Saturday, October 07, 2006

Interpreting the Bible

Moore Theological College do a correspondence course in theology, which I followed for several years. One of the most useful sections of all my studies (which were all very helpful) was the second unit of "Introduction to the Bible", which they in turn based to an extent on The Lion Handbook to the Bible. Here are the contents of this module.
1. UNDERSTAND - What does the passage actually say?

1.1 Form - How, or in what form, was the passage written?
1.2 Words - What is the meaning of individual words?
1.3 Context - Where does the passage fit in the structure of the book?
1.4 Purpose- Why was the book or passage written?
1.5 Setting- In what situation or for what situation was the book or passage actually written?

2. EXPLAIN - What does the passage mean?
2.1 What is the main point or teaching of the passage?
2.2 Where does the passage fit into the Bible's overall message?
2.3 How does the passage compare with other Bible passages?
2.4 What general principles or theological truths does the passage set forth?

3. APPLY - What does the passage mean today?
3.1 Is there a warning to be heeded, an example to follow, a command to be obeyed or a promise to trust?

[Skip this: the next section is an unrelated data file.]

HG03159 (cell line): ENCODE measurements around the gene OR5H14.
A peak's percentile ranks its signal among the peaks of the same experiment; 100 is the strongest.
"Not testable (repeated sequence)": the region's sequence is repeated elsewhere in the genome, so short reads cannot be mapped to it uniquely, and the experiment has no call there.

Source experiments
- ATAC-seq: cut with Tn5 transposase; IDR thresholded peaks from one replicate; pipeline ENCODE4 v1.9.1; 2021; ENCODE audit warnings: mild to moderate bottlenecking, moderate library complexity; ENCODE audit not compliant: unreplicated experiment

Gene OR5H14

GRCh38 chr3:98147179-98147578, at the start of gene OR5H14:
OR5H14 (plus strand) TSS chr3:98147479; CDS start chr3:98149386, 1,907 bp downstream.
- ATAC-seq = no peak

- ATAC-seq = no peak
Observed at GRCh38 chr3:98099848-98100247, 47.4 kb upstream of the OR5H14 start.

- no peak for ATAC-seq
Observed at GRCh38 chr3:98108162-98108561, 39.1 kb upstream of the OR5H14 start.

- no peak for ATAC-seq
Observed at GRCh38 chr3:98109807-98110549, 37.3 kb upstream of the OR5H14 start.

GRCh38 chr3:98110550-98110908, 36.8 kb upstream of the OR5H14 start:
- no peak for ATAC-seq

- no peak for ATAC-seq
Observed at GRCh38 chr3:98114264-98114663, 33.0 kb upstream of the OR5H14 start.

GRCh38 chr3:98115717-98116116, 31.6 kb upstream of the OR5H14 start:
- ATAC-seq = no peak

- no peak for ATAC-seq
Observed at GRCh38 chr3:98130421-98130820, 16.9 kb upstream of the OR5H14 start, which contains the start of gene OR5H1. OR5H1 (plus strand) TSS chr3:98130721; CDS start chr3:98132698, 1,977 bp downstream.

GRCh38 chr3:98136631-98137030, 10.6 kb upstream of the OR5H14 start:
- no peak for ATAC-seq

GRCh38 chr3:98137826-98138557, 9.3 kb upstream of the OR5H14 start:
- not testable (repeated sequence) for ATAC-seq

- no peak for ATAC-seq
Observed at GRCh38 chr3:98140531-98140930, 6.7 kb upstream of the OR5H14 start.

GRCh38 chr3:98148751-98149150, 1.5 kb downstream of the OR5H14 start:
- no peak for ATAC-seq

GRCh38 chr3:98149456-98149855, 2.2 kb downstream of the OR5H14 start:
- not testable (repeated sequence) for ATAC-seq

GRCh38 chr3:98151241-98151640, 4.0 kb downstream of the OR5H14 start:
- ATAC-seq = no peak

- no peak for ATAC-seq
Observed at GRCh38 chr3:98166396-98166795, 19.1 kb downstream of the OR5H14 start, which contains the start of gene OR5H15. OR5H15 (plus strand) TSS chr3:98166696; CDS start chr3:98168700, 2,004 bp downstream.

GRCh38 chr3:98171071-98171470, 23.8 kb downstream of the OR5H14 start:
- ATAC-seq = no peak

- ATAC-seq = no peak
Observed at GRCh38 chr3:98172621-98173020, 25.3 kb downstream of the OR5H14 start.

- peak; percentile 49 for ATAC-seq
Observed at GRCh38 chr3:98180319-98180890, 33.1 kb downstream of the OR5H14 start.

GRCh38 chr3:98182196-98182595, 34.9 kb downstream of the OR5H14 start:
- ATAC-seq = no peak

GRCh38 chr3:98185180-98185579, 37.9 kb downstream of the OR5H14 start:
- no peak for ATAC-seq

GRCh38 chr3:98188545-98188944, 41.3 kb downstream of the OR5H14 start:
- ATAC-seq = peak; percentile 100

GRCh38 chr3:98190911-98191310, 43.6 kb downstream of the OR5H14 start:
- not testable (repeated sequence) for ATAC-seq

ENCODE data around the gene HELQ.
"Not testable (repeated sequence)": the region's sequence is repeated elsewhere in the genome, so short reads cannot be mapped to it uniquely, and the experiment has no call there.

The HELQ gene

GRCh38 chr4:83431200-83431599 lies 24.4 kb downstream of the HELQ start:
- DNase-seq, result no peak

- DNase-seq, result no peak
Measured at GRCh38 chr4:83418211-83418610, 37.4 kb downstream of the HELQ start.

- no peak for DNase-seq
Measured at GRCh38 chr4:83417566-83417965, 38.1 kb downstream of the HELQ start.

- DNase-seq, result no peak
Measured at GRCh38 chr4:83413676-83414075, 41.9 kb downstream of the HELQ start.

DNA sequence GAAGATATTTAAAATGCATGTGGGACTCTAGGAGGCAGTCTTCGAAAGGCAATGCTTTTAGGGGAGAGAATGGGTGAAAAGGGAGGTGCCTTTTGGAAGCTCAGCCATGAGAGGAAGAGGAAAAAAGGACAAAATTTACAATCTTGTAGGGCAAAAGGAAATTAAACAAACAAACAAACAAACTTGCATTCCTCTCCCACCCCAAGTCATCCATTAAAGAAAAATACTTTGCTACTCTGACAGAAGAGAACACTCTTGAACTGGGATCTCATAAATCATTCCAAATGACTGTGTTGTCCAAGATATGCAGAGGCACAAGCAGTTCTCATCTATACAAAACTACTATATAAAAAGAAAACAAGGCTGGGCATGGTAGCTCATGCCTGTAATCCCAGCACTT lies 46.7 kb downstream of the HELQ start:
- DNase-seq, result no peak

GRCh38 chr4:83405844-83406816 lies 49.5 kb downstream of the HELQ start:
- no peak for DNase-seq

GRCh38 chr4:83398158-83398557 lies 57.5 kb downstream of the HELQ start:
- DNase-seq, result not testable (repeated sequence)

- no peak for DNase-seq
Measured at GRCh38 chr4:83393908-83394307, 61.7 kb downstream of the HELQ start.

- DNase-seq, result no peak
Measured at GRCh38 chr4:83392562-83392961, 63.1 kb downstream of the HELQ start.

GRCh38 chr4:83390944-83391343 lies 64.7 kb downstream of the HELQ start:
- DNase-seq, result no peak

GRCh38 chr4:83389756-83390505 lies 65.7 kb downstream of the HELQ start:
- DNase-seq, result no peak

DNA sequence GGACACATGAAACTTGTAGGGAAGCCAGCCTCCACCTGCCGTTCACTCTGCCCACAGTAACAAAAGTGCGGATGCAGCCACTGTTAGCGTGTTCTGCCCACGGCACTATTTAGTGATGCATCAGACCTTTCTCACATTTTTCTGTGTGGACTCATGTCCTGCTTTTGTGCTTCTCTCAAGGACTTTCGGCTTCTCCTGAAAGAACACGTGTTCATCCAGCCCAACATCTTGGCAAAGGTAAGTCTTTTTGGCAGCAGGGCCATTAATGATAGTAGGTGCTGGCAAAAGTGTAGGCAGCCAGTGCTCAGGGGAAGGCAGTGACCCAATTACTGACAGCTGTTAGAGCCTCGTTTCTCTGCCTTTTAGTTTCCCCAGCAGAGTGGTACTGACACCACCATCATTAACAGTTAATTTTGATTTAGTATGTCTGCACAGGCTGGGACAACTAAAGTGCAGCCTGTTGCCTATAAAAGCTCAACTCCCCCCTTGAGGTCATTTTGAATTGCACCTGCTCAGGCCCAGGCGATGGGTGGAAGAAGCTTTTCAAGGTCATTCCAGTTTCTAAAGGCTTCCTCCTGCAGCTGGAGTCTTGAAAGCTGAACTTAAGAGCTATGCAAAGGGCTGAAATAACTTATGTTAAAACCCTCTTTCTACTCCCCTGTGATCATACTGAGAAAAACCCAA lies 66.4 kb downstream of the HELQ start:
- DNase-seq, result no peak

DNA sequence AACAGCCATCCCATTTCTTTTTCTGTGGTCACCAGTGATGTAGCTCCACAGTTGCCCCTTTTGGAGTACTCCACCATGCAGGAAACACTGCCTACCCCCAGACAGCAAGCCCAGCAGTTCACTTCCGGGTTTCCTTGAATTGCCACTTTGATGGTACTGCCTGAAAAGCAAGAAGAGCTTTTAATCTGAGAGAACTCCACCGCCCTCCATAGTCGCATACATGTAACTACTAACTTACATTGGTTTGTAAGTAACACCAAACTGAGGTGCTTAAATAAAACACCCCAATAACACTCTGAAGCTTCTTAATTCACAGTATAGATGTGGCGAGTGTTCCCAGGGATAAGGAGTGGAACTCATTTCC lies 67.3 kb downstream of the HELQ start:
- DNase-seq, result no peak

3.2 Is the main point of the passage some teaching about God or human beings or the church?
3.3 What is the equivalent situation today to that of the original readers?
3.4 Does it lead to prayer or praise?


5. The role of the Holy Spirit
Notice that the proportion of this that is "spooky" or "mystical" is very small. For example, in understanding the text, there is nothing that is done when reading the Bible that we don't do pretty much automatically when we read any book. In the explanation section, the only assumption that we are really making is that it is reasonable to work on the basis that the book has a unified message. If it doesn't have a unified message, then we would expect this process of explanation to break down.

The "apply" process is accepted by Christians because they believe that the Bible is not only a text addressed to its original readers, but also a message from the God who created the universe to anybody who reads it throughout history. That sounds like a pretty startling claim, but in justification of it, I would refer people to a short essay by Francis Schaeffer called "Is Propositional Revelation Nonsense?" A quick search has failed to find a copy of it on the internet, but here's a link to a post from somebody else who discusses the essay and introduces the main points. I also referenced it here.